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James Jervis Blomfield, 1879 - 1951 

James Alfred Bloomfield was born in Maidenhead, Berkshire, England. Known today as James Jervis Blomfield, his middle name was added from his mother's maiden name later in life when he also dropped the second 'o' in Bloomfield. He was also born deaf.

His father, Henry, brought the family to Calgary around 1885, where Blomfield studied painting and engraving (1887, 1889). Then to New Westminster in 1889, where Henry established the first art glass studio in British Columbia, which he ran with his sons James and Charles. It was the great fire of New Westminster that destroyed their family home in 1898, ultimately causing them to move to Vancouver.

James Blomfield made numerous arts contributions to the city of Vancouver. He designed the City’s coat of arms and completed many significant works of stained glass while working at his father’s firm. Some of his Vancouver stained-glass commissions include: Holy Trinity Cathedral, New Westminster; St. Paul's Anglican Church in Vancouver; Gabriola, the home of Benjamin Tingley; and the original Roger’s Window at Government House in Victoria, later destroyed by fire in 1957.

James Blomfield also designed the granite and bronze Queen Victoria Memorial Drinking Fountain in Stanley Park, and he produced some very fine etchings and watercolour paintings. One of his prints is reproduced on the cover of the James P. Delgado book Waterfront.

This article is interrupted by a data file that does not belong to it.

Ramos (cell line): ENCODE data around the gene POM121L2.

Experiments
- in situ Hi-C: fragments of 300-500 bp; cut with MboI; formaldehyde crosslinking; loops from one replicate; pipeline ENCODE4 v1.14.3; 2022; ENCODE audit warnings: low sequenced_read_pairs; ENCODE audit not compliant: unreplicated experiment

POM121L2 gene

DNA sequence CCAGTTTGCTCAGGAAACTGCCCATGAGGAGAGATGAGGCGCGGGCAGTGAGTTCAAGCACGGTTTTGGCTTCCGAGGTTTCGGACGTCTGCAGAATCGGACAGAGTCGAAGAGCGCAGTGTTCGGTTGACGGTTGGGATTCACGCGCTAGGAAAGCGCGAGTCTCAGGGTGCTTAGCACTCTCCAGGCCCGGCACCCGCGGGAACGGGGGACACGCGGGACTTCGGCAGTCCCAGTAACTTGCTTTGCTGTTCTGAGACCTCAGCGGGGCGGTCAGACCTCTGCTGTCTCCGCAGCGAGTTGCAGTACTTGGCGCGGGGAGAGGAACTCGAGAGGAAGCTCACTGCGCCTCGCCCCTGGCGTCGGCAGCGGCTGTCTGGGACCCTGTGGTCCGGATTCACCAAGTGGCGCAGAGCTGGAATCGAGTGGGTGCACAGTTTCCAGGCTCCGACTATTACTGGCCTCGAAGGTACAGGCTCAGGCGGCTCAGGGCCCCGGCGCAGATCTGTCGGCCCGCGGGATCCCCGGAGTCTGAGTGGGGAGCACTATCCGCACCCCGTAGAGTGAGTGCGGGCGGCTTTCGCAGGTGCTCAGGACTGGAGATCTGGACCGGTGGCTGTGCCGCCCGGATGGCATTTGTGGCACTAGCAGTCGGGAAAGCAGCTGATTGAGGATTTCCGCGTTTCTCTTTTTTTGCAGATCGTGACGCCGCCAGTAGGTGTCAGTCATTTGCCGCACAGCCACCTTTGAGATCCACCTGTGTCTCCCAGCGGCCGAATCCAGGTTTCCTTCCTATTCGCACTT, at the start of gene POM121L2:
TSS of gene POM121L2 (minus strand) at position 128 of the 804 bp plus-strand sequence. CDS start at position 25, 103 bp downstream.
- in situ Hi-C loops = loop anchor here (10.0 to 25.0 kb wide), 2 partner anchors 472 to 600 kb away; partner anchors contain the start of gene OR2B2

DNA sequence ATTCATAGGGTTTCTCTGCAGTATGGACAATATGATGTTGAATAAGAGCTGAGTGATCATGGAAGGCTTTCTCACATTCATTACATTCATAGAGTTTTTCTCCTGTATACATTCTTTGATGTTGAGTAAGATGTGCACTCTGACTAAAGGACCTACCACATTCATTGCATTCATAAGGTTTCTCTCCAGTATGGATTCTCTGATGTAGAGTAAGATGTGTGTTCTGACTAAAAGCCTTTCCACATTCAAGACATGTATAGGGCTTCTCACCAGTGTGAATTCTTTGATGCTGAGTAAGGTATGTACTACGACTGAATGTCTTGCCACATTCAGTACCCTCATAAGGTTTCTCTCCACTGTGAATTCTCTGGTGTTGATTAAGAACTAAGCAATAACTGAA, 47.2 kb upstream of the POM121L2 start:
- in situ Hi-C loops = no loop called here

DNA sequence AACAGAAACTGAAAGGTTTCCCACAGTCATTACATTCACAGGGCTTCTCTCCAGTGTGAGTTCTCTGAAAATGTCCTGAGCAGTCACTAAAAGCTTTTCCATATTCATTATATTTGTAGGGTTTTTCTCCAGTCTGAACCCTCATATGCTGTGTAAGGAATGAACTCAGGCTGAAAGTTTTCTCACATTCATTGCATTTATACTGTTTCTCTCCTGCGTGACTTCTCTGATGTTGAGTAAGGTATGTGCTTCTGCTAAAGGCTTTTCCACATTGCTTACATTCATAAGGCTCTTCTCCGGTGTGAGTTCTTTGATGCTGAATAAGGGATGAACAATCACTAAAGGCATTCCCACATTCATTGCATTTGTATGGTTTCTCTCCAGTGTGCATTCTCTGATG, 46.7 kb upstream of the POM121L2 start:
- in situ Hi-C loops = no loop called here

Together with Robert McKay Fripp, S.M. Everleigh, and A. Woodroffe, in 1900, Blomfield co-founded the Arts and Crafts Association of Vancouver, which later became the Studio Club (1904) and then finally the British Columbia Society of Fine Arts (1908).

In the early 1900s, he moved to Washington State and later to Chicago, Illinois, where he became professor of design at the Chicago Academy of Fine Art. In 1918 he worked for the Christian Science Monitor as a staff writer.

By 1922, he returned to Canada, this time to Toronto where he would spend his final years. He died tragically, after being struck by an automobile in downtown Toronto. He was 72 years old. 

His remains are interred at the Hamilton (now Bayview) Mausoleum in Hamilton, Ontario; the stained glass windows of the mausoleum were designed by Blomfield himself in the 1920s.

There is a plaque on his former home at W 10th Ave & Columbia Street in Vancouver, and Blomfield's name is included on the official list of potential Vancouver street names. 

Ontario Society of Artists
Arts and Crafts Association of Vancouver, (1904) 
British Columbia Society of Fine Arts, (1908)

Selected Collections
The Feckless Collection, Vancouver, BC